The news isn't pretty: Earlier this week, the S&P 500 closed below 700 -- its lowest level since October 1996. Many former stalwarts are faring even worse: General Electric (NYSE:GE) hit an 18-year low yesterday. Bank of America (NYSE:BAC) hasn't traded at these levels in 25 years. Citigroup (NYSE:C) hit an all-time low of $0.97 at one point Thursday.

This hurts, there’s no doubt. And as we watch stocks fall to new lows day after day, it seems as if the market's slide will never end.

But while these sorts of apocalyptic figures make for exciting minute-by-minute updates on CNBC, they're not much use to you. They don't say anything about how stocks will behave in the future, which is what actually matters when you're deciding how to invest today. That's one reason investors always ask, "Is this the market bottom?"

Well, is it?
Opinions vary. Nouriel Roubini, one of the few economists who predicted this crisis, wrote a January piece masterfully titled "The Latest Bear Market Sucker's Rally Is Losing Its Steam as an Onslaught of Awful Macro and Earnings News Takes Its Toll," in which he predicted the S&P could fall as low as 500 -- more than 25% below where it stands right now.

But last fall, in a New York Times op-ed piece, superinvestor Warren Buffett compared today's overwhelming pessimism to 1932, 1942, and the 1980s -- all fantastic times to buy stocks. Lately he's been adding shares of Burlington Northern (NYSE:BNI) and Ingersoll-Rand (NYSE:IR). Although Buffett doesn't try to time market bottoms, his urge to "be fearful when others are greedy, and be greedy when others are fearful" has helped him to make eerily prescient moves in the past.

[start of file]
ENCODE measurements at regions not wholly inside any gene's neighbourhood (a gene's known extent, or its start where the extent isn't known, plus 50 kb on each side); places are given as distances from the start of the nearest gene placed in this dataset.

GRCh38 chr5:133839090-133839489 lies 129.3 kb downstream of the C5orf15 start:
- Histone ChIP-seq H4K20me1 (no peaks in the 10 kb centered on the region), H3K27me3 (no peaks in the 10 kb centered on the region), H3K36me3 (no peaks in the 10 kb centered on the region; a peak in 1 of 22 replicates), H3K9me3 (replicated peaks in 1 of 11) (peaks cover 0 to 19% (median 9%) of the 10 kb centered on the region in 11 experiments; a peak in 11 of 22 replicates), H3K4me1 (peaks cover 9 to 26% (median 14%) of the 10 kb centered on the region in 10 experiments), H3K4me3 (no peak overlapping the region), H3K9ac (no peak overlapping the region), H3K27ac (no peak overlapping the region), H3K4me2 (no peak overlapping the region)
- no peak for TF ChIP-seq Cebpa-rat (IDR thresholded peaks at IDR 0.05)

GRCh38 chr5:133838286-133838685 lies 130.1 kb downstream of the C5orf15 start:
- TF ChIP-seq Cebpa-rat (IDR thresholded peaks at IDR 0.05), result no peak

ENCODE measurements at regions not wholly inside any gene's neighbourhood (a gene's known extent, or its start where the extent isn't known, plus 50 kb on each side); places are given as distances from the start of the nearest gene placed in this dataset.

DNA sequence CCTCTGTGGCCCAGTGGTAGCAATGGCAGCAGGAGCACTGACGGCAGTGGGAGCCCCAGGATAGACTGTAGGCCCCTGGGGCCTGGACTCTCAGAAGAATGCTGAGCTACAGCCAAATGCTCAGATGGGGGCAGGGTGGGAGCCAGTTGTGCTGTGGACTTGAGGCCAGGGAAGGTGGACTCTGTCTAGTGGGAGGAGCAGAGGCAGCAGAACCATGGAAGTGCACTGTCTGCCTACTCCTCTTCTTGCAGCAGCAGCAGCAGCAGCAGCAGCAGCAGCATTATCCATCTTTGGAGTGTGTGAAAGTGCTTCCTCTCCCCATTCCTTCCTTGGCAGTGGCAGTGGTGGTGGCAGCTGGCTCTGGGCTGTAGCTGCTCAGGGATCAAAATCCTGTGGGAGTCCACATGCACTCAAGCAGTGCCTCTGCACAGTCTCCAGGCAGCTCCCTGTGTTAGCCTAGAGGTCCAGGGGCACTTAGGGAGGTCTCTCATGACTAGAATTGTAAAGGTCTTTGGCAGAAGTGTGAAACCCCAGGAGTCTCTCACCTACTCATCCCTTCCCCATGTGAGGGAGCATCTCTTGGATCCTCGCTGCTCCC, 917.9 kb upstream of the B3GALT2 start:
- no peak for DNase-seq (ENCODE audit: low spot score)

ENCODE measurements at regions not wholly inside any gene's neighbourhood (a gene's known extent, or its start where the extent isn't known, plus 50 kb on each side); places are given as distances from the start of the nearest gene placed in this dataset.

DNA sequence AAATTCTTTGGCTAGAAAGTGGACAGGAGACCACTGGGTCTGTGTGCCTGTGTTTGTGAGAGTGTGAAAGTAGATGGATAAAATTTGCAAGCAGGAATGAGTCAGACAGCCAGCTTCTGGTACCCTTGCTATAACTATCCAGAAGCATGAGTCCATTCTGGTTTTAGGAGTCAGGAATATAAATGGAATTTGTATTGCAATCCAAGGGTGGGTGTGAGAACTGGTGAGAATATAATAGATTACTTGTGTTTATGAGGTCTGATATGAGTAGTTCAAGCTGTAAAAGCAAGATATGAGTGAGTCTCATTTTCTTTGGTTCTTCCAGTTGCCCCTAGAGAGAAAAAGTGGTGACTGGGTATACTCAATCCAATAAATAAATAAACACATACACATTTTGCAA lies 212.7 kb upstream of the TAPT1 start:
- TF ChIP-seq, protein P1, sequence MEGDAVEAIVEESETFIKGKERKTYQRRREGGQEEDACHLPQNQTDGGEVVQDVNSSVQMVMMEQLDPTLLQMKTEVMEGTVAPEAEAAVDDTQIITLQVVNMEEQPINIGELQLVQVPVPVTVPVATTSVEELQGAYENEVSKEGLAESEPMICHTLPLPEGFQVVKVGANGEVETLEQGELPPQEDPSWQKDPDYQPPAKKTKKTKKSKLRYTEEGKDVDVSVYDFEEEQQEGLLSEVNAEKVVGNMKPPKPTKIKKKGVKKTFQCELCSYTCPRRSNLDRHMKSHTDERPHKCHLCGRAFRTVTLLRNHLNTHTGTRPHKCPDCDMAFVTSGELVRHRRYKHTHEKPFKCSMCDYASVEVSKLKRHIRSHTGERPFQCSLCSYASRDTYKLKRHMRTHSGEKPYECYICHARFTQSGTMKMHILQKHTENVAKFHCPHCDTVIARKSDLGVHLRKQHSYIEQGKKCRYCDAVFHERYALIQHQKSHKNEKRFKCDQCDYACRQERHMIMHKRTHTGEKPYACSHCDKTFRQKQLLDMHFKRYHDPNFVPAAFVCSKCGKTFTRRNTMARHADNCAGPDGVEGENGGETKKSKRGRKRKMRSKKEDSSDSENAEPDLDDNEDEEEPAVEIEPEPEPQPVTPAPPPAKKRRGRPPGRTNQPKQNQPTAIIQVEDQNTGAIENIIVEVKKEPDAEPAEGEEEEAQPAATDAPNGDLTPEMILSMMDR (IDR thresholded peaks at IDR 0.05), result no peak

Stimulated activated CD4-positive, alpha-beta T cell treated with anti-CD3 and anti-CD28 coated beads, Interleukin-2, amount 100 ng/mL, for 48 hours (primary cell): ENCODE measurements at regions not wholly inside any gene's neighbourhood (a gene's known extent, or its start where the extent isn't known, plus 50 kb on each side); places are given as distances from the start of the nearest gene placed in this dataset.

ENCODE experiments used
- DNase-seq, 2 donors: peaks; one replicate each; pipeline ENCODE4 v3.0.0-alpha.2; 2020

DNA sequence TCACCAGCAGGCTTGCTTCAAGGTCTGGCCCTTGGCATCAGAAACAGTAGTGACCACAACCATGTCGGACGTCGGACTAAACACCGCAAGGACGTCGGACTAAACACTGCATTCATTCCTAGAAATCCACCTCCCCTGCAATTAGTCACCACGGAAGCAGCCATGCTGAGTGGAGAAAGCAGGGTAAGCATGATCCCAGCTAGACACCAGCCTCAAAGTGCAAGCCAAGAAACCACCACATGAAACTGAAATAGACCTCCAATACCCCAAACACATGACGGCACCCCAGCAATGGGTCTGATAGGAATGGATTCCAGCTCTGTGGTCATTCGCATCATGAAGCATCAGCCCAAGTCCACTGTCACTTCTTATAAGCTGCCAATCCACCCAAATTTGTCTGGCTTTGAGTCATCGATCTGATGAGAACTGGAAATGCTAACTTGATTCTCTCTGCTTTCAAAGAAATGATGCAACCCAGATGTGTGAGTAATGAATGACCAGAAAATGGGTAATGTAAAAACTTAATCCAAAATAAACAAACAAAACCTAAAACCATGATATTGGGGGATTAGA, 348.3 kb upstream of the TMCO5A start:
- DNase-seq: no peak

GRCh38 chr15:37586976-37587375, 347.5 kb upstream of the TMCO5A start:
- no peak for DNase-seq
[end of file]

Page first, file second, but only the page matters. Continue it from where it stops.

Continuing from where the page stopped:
When he says it's time to buy, it pays to listen.

One approach to answering the question
My colleague Morgan Housel wrote an excellent piece examining historical market valuations. The one-sentence summary is as follows: When things get scary, investors frantically sell stocks down to incredibly low multiples.

Using historical data from Standard & Poor's, my research shows that the average of the lowest quarter-end price-to-earnings ratio (P/E) during all recessions since 1937 is 11.7. With the S&P trading at 11.9 times earnings, we've about hit that point.

However, looking at some of the lowest recession P/Es since 1937 also shows that if corporate earnings stay depressed, stocks could fall even further:

Recession

Lowest End-of-Quarter P/E

Today

11.9

January 1980 - July 1980

6.7

November 1973 - March 1975

7.0

November 1948 - October 1949

5.9

Sources: National Bureau of Economic Research, Standard & Poor's, and The Wall Street Journal

Applying these multiples to the S&P today means that the bottom could be anywhere between here and another 50% decline.

But what if the economy gets really bad?

Another Great Depression?
With comparisons between the Great Depression and the Great Wipeout of 2008 growing ever louder, a simple worst-case approach is to look at how Depression investors fared.

According to the National Bureau of Economic Research, we're 14 months into this recession, and thus far, the S&P 500 index has lost 52%. Fourteen months into the Great Depression (January 1931), investors were down only 46%.

But while the stock market was hit harder in 2008, economic conditions were far uglier in 1930. Back then GDP had fallen 8.6%, unemployment reached 8.9%, and deflation was running 6%. Our 6.2% GDP decline, 8.1% unemployment rate, and likely deflation almost appear mild compared to 1930.

So relative to 1931, if stocks today have been hit harder on less-dire economic news, does that mean we've already seen the bottom?

Not necessarily.